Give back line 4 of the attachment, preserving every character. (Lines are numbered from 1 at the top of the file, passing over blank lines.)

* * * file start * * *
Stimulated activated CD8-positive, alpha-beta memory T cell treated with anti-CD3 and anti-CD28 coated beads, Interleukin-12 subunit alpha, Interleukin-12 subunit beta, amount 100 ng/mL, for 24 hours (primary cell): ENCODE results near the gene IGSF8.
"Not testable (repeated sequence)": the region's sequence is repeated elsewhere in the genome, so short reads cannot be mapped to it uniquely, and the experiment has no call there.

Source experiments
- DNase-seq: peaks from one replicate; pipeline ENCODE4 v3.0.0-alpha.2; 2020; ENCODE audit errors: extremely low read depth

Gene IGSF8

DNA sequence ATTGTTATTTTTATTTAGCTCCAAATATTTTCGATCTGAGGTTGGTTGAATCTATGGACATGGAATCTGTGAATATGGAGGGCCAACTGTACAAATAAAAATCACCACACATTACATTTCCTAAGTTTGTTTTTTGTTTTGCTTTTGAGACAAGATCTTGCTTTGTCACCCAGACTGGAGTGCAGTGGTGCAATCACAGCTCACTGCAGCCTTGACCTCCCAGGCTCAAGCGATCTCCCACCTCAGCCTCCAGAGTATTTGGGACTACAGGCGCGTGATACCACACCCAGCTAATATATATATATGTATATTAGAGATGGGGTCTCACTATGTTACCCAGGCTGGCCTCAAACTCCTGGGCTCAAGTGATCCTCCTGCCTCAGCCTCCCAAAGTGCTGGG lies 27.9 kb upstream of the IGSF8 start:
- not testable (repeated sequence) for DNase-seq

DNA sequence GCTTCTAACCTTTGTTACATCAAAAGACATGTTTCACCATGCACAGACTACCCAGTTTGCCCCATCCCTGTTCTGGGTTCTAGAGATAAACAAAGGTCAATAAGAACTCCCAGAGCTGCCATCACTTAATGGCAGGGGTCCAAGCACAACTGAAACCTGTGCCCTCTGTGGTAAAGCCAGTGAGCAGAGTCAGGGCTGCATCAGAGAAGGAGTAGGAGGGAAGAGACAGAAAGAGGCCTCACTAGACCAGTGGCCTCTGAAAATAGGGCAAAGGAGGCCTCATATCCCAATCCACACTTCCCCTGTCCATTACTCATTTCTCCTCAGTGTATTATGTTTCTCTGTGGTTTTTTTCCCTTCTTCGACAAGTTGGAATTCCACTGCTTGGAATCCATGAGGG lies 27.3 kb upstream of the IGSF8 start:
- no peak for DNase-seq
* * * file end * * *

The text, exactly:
- DNase-seq: peaks from one replicate; pipeline ENCODE4 v3.0.0-alpha.2; 2020; ENCODE audit errors: extremely low read depth